We are very pleased to have been successful in securing four prestigious Leverhulme Fellowships in the most recent round. The successful projects all address thorny problems, bringing academic frameworks to bear on issues which have been very much in the news and at the forefront of contemporary debate.
Privacy law, gender justice and end users’ liability: ‘revenge porn’ and beyond – Professor Tsachi Keren-Paz (£48,078, 22 months). Unauthorised dissemination of nude images through the internet and social media is an increasing and serious problem. This invasion of privacy has three prominent social, technological and legal features: its gendered nature; the facilitation of the breach by both website operators and viewers; and the overlap with defamation.
Drawing on private law theory, feminist jurisprudence, and interdisciplinary law and technology studies, this study develops a theory of egalitarian digital privacy, focusing on the relationship between the social and technological features as key to both conceptualising the harm from revenge porn and determining the scope of liability for its creation.
The Sexual Ethics of Intimacy: the case of non-disclosure of gender history – Professor Alex Sharpe (£42,319, 18 months). The question of what we owe to each other in terms of disclosure of information prior to sexual intimacy is an important one. The project will address this question in the specific context of non-disclosure of gender history by transgender and gender queer people.
It will consider whether this example of non-disclosure should be understood as ethical omission, a view that appears to be largely embedded in legal and cultural terms, or whether it is the demand to know that ought to be the proper object of ethical scrutiny. In the process, the project will offer a series of queer readings of desire.
In the shadow of 9/11: Muslim girls’ narrative accounts of past, present and future lives –Professor Farzana Shain (£47,980, 22 months). A generation of British children has grown up in the shadow of 9/11 amid concerns about ‘security’ and ‘terrorism’. Yet, little is known about how children and young people understand the impact of the ‘war on terror’ on their own lives and the lives of others.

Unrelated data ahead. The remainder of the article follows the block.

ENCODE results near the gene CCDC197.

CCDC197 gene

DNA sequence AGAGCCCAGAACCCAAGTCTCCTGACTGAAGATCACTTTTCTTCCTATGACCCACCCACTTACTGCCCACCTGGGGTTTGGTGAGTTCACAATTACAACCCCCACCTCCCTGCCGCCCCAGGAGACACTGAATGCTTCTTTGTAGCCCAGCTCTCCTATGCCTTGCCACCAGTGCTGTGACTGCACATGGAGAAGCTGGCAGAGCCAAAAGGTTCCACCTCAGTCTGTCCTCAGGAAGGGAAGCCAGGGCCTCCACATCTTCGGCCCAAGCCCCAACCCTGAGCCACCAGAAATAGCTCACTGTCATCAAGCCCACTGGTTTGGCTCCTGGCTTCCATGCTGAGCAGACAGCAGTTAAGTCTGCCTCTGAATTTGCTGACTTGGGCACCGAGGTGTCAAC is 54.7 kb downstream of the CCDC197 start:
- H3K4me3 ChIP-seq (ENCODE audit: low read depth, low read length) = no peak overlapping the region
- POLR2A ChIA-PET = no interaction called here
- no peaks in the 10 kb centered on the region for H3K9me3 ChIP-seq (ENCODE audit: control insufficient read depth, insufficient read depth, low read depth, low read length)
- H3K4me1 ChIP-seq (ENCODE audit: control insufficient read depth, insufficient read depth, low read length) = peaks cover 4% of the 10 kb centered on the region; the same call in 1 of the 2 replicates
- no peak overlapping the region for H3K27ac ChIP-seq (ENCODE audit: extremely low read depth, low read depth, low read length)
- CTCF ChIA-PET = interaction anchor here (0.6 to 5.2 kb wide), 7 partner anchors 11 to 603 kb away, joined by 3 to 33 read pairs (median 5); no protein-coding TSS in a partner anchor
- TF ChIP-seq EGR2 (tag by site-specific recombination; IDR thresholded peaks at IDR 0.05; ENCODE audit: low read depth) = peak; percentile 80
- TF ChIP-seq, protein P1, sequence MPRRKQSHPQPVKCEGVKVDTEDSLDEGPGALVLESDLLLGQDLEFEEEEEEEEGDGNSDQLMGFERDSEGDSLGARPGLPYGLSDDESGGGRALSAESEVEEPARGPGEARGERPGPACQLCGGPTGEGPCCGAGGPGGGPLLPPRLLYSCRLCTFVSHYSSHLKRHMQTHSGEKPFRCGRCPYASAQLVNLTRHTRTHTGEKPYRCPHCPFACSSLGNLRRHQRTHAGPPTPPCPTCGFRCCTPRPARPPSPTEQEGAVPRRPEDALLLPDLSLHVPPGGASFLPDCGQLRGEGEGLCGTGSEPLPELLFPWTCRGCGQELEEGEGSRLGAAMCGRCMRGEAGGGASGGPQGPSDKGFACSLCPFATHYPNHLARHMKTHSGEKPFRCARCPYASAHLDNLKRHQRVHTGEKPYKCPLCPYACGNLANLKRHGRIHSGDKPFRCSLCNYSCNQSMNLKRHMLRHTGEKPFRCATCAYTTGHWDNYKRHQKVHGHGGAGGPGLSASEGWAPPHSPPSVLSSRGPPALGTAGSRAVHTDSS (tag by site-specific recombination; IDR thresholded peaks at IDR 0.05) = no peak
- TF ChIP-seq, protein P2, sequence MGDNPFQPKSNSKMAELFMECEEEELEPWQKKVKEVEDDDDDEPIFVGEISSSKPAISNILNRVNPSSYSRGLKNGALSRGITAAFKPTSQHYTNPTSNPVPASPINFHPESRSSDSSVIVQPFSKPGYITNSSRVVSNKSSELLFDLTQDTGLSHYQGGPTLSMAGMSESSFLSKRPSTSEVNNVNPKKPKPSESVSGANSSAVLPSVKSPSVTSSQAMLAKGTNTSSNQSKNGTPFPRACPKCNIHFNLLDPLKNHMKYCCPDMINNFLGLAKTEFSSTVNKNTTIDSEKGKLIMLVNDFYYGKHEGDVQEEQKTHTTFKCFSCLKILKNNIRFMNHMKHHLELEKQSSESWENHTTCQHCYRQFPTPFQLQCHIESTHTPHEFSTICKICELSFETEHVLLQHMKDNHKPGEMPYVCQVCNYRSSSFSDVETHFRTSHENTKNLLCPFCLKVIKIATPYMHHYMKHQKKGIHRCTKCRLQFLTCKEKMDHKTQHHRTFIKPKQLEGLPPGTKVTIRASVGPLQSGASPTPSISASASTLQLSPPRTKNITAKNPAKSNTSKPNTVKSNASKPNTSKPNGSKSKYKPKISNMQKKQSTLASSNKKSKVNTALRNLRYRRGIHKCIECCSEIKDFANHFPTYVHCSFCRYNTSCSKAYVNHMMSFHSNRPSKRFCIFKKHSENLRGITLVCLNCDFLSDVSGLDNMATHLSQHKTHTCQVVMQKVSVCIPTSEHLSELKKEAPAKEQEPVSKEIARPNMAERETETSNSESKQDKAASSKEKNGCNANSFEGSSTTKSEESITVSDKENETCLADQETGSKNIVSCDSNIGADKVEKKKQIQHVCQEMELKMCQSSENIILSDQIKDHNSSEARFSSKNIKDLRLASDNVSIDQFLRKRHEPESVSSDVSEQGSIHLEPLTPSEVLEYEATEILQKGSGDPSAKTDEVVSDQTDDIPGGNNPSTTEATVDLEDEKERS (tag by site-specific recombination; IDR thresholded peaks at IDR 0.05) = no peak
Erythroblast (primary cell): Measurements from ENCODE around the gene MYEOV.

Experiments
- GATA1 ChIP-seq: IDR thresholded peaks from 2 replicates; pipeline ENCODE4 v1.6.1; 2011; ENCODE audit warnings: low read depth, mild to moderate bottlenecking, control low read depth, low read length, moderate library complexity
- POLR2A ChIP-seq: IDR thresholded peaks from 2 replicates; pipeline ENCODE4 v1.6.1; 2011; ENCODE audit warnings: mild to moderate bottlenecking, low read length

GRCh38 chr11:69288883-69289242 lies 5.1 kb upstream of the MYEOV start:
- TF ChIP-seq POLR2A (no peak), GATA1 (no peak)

Focusing in particular on British teen girls who identify as Muslim, this Fellowship will contribute original research on young people’s accounts of growing up in the time of the ‘war on terror’. It will not be confined to questions of cultural belonging but will explore the girls’ educational and future aspirations taking account of socio-economic factors that underpin cultural experiences. The project will assess how Muslim girls currently, and in the future, expect to navigate a range of contradictory expectations on them.
Undocumented Migrant Young People in the USA, Political Activism and Citizenship – Dr Ala Sirriyeh (£47,357, 13 months). In 2001 a new civil rights movement – ‘the Dreamers’- emerged in the USA; part of growing migrant-led protest in the Global North, but unique in being led by undocumented young people.
Restrictive immigration and citizenship policies across the Global North mean that this generation who arrived in 80s, 90s and 2000s during a period of growth in international migration have grown up into adulthood in these nation states yet legally remain ‘non-citizens’. The Dreamers began as a campaign for a pathway to citizenship for undocumented young people who arrived in the USA as children and grew up there. Through a Southern California case study, this research study will examine how undocumented immigrant young activists’ understandings and experiences of citizenship shape, and are shaped by, their political activism in the ‘Dreamers’ movement in the USA.